Public Options and Death Panels: How the Health Care Debate Evolved

To get around the snag, the Democrats pulled what some thought of as pretty hefty trickery by not bringing the legislation back to the Senate, even though the two chambers had passed different bills, then they used the Senate's bill as the core for a "reconciliation vote" and passed it in March 2010.

A few days later, Joe Biden called it a big deal.

Not So Fast!

Some newly-elected Republican governors weren't happy with ObamaCare (a term, by the way, that Obama has embraced), so they decided not to "implement" it in their states. Also, a bunch of Republican attorneys general from typically conservative states have taken issue with the "individual mandate" in the law, and they've taken the issue to court.

The question is whether the "mandate" is constitutional. The law's supporters say it's not a mandate at all — instead it's a choice: either buy insurance or pay a tax. Critics say that means it's a mandate, and mandates aren't allowed in the Constitution.

The Supreme Court is going to determine who is right.

"In order for the challengers to win, they would have to show that it is not a tax," says Jack Balkin, a constitutional law professor at Yale. "Most people think that the law will be upheld, but the Supreme Court will decide."

Looking Back

The monster that is the health care debate has ravaged the political scene for four years. Every Republican presidential candidate says he would repeal ObamaCare as soon as possible. And the public still doesn't know if the law is good or bad, because it won't take effect for years.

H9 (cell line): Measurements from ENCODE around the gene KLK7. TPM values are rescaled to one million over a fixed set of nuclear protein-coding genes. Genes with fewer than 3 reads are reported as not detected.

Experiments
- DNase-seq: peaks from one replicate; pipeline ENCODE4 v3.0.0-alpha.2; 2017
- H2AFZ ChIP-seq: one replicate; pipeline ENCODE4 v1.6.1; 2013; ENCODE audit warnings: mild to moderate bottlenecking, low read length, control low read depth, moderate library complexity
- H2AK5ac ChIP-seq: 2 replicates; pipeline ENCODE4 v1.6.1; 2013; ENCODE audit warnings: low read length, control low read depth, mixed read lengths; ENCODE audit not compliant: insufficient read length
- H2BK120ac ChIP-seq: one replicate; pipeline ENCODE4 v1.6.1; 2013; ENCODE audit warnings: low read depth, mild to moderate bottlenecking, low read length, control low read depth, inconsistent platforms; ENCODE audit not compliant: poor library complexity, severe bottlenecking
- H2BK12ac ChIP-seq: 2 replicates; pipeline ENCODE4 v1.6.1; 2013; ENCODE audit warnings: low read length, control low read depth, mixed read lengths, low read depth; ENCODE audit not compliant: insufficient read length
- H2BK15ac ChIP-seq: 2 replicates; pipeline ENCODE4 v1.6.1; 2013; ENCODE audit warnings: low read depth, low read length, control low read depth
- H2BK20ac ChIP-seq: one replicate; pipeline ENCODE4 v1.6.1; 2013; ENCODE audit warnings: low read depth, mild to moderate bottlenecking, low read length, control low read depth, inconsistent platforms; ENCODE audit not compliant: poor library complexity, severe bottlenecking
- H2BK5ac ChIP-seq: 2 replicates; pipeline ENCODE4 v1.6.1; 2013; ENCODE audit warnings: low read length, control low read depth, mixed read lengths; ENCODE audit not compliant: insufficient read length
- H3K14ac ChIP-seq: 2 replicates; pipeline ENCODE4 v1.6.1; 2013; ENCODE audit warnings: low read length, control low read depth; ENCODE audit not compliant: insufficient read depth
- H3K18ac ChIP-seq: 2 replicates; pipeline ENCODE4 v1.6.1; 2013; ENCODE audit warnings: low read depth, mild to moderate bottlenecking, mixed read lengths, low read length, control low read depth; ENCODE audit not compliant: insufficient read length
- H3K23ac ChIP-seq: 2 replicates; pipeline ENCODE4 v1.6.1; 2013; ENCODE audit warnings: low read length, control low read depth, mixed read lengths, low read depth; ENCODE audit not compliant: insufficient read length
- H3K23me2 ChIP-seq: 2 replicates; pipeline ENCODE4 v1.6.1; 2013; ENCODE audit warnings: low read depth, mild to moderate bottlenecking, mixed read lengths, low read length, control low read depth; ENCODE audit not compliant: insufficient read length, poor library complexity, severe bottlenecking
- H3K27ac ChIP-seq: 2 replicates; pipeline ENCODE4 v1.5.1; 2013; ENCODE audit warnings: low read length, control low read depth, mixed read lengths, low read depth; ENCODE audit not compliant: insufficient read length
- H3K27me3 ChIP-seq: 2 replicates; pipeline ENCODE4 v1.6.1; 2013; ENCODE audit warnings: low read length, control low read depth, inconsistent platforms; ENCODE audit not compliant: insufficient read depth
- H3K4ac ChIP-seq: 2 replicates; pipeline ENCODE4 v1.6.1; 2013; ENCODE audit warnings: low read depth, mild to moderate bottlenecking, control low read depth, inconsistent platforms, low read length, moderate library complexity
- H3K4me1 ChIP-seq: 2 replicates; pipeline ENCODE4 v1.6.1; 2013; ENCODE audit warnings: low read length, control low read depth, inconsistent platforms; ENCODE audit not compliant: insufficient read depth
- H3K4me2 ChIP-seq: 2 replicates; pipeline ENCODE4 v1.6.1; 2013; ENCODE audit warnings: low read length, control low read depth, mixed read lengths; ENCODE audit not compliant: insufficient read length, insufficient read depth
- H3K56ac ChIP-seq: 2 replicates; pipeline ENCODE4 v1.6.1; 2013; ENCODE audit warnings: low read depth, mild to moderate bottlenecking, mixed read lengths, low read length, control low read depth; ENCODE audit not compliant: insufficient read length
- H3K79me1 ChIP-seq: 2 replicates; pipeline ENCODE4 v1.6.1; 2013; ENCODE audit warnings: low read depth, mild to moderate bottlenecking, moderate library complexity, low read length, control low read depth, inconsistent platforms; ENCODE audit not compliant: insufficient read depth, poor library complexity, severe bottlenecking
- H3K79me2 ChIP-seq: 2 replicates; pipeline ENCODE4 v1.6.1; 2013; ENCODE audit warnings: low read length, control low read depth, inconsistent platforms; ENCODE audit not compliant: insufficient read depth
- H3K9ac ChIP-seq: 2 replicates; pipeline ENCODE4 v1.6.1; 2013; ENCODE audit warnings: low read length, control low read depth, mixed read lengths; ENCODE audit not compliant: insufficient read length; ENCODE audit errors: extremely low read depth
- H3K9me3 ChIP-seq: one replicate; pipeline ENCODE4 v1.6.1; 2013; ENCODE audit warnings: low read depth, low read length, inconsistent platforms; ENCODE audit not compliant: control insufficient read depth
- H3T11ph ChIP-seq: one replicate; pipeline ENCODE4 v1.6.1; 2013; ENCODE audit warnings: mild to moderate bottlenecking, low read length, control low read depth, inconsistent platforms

Obama gave a big speech to a joint session of Congress, just as Bill Clinton did, in which he laid out his promises for his health care plan. "Now that we're basically at the 2-year anniversary," said Kate Nix, a policy analyst at the conservative Heritage Foundation, "a lot of those promises aren't going to come true."

One reason that the health care debate was so acrimonious is that it erupted during a period of heightened government control. The Bush administration had just bailed out the banks, and Americans were confused why the jobs of the people who had caused the financial crisis were saved, while the rest of the country spun into unemployment.

Obama also wanted to bail out another industry — car makers. And on top of all of that, he passed a massive spending program called the "stimulus plan" that critics then said would do nothing and now say didn't do much.

Health care sponsored by the government wasn't exactly what most Americans wanted in their personal lives.

"The timing of it stirred up the emotions around it a lot," Tanner said. "I think people looked at it and said, 'Whoa — where are we going?' "

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